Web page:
Recently, I discovered that a Veteran’s Administration hospital (can’t they do anything right?) in Wisconsin has experienced a fourfold increase in opioid use between 2005 and 2012 and earned the nickname Candy Land as a result. Since I had just been assigned the task of writing this, my first editorial for DDNews, and had covered the subject of opioid addiction for our Feb. Q&A feature, I thought I would look into the issue further.
As Mark Sirgo, president and CEO of BioDelivery Sciences Inc., told our readers in the Q&A, there are more than two million people in the United States who were dependent on opioids as of 2012, according to the National Institute on Drug Abuse. There are five different classes: 1) heroin, which has no medical value; 2) morphine, oxycodon and hydrocodone; 3) buprenorphine, which is both an agonist and antagonist and exhibits a low propensity to develop a “high” or craving; 4) antianxities such as diazepam and alprazolam; and finally, 5) cough syrup with codeine. Sirgo’s company has developed a buccal patch that allows buprenorphine to be easily and quickly absorbed to enhance bioavailability and patient compliance.
Dr. Eliseo Salinas notes that Relmada Therapeutics, where he is president and chief scientific officer, has four pain meds in the pipeline—one of which is buprenorphin—that collectively reflect a diverse range of reformulation and repositioning strategies. Their efforts are targeting improved efficacy as well as reduced risk of abuse and new drug delivery technologies. Here’s an “executive summary” as Salinas describes it:
d-Methadone: Researchers at Relmada have identified a process where they can separate out the “d” from the “l” isomer in methadone, an NMDA (N-methyl D-aspartate) agonist, to create a new molecule with the benefits of methadone that may not have the addictive properties. The low abuse potential of the new molecule may open new avenues for the treatment of neuropathic pain, a chronic pain condition that can affect people after a stroke or with multiple sclerosis, HIV infection, diabetes and other conditions.
LevoCap ER: The Relmada research team is working to develop an extended-release, tamper-resistant form of levorphanol for the treatment of chronic pain when an opioid is needed. Stronger than morphine, it was created as its alternative more than 40 years ago. There is great demand for extended-release formulations for pain due to limited availability in the market today.
MepiGel: Here they are working on a reformulation of the local anesthetic mepivacaine for the treatment of neuropathic pain (postherpetic neuralgia and HIV-associated neuropathy). MepiGel is a topical formulation that has U.S. Food and Drug Administration Orphan Drug designation. As a topical formulation, it may provide greater ease of use and efficacy (skin penetration) for those with neuropathic pain. There are no other topical gel dosage forms for a local anesthetic for the treatment of neuropathic pain available today.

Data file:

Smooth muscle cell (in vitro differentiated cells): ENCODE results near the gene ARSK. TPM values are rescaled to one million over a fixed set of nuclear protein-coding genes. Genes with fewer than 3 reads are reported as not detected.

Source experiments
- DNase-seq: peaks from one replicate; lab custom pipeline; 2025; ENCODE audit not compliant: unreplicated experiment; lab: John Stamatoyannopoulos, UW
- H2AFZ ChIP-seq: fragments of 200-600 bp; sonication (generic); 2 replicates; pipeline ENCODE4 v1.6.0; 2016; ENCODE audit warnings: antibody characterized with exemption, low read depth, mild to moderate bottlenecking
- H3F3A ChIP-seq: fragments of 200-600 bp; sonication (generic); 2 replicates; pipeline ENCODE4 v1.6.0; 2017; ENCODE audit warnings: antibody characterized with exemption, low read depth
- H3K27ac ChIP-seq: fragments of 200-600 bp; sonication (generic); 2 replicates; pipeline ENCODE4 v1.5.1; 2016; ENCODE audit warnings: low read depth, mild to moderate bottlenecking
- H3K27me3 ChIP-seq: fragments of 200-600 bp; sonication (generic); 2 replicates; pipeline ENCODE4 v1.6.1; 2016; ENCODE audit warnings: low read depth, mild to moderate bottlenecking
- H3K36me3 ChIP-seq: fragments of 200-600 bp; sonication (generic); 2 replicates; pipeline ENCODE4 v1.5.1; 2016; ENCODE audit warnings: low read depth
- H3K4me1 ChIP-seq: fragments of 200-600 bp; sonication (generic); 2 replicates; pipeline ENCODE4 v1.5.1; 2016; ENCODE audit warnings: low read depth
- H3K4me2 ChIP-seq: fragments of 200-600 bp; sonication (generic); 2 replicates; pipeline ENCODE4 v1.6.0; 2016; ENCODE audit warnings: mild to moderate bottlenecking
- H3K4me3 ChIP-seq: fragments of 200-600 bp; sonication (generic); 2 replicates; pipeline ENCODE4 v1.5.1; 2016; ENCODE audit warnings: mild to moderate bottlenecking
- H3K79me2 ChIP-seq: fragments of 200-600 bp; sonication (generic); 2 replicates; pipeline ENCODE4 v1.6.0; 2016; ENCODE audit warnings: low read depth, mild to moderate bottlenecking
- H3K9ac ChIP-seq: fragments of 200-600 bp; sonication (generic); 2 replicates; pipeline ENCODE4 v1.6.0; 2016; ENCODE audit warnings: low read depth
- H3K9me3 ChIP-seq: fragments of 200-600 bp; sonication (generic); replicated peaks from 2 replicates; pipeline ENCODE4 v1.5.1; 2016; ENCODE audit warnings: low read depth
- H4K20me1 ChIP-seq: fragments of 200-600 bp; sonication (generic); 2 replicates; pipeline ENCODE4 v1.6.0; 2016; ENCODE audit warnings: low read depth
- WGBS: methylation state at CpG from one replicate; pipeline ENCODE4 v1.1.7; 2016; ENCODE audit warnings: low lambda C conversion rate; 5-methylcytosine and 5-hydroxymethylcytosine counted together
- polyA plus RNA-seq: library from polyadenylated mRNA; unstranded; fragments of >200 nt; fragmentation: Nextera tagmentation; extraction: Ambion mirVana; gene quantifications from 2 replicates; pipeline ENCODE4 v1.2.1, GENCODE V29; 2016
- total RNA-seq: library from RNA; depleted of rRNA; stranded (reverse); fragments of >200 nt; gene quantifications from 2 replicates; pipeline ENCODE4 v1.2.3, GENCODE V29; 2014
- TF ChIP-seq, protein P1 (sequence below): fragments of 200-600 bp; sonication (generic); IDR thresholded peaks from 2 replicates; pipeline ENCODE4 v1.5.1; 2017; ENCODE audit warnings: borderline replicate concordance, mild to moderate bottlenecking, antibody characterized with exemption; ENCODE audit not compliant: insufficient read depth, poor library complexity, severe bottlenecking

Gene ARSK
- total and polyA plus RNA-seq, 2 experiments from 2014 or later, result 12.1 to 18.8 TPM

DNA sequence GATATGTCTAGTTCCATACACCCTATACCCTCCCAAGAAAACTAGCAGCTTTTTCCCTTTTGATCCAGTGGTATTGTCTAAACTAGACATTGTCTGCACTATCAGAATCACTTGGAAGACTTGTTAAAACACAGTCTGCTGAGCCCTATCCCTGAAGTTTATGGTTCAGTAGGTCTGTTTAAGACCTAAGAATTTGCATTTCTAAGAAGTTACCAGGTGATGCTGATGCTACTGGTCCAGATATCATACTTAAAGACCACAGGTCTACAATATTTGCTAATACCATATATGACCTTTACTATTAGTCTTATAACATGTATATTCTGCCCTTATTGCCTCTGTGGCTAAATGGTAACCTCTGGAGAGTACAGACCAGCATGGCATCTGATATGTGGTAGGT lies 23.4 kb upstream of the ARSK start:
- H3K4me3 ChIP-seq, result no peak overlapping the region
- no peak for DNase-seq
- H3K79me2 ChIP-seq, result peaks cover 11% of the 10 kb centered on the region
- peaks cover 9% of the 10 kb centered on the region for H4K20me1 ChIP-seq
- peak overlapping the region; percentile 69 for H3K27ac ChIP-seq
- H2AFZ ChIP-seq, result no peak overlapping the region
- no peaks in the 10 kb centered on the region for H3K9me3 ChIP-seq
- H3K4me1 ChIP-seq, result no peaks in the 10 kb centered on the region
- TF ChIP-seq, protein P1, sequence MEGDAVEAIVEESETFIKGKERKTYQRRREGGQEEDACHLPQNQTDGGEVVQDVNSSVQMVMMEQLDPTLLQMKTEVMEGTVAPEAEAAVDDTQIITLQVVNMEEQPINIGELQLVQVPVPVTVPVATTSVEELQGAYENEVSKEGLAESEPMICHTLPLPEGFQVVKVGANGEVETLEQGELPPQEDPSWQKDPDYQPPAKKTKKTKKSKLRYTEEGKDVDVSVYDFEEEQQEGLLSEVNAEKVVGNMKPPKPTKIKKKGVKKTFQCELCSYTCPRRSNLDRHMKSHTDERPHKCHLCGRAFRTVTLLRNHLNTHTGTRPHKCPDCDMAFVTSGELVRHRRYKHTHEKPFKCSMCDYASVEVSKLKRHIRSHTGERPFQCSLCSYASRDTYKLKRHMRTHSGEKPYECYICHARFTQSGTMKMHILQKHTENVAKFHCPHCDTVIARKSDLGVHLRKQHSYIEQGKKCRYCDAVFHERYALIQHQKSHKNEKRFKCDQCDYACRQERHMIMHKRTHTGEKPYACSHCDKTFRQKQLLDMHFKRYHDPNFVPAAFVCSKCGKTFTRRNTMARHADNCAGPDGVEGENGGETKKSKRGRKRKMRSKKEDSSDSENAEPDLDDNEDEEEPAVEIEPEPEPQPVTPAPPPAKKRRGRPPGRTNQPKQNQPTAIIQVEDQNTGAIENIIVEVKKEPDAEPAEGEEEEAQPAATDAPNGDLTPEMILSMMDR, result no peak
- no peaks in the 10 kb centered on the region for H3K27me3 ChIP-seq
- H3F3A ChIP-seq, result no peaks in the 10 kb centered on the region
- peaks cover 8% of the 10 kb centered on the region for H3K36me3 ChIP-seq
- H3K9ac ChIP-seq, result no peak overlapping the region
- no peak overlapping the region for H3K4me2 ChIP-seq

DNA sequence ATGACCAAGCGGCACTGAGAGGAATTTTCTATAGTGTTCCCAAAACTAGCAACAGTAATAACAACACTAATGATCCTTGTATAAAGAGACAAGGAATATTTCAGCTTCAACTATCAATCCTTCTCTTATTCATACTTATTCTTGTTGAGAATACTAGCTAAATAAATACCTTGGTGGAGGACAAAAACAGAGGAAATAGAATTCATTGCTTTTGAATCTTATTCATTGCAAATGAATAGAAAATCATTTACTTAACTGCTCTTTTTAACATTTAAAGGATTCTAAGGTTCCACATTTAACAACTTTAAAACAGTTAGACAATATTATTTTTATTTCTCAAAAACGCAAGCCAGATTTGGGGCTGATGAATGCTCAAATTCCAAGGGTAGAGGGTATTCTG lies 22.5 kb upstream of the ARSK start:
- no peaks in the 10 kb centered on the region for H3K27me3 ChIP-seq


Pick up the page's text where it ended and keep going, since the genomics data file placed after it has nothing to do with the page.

BuTab ER: Here the team is working to develop an oral dosage form of the opioid analgesic buprenorphine with modified release and improved oral bioavailability. All other forms of buprenorphine are either injected, use a patch or are sublingual, so a successful repositioning of this compound may make this the first tablet available.
Timothy Lepak is president and cofounder of the National Alliance of Advocates for Buprenorphine (NAABT), which is responsible for www.treatmentmatch.org that claims to have matched a total of more than 82,000 patients with 28,000 doctors nationwide, only about 10,000 of whom actually prescribe, he tells DDNews. The NAABT Patient/Physician Matching System is a centralized list of patients from which certified physicians can draw when they have an opening.
Ideally, when a patient decides he or she needs treatment, a phone call is made to a physician on the “Find a Certified Physician” list, and the patient gets an immediate appointment and is treated the next day. However, there is a limit on how many patients a doctor can treat, which began at 30 per year in year one and is now 100. The law specifies that there must be three societies who train physicians, but Lepak points out that the training is a mere eight hours.
The transition to buprenorphine goes quickly, Lepak notes and can be accomplished in only a few days. “We’re not switching one addiction for another,” he states. “It allows people to get their lives back.”
As with many mental health issues, there is help for those who have the pluck to reach out for it. And the research reported on here indicates more help is on its way. But if you persist, figuratively speaking, in squeezing the trigger on your morphine drip too often, you may wind up like many of the patients in Candy Land.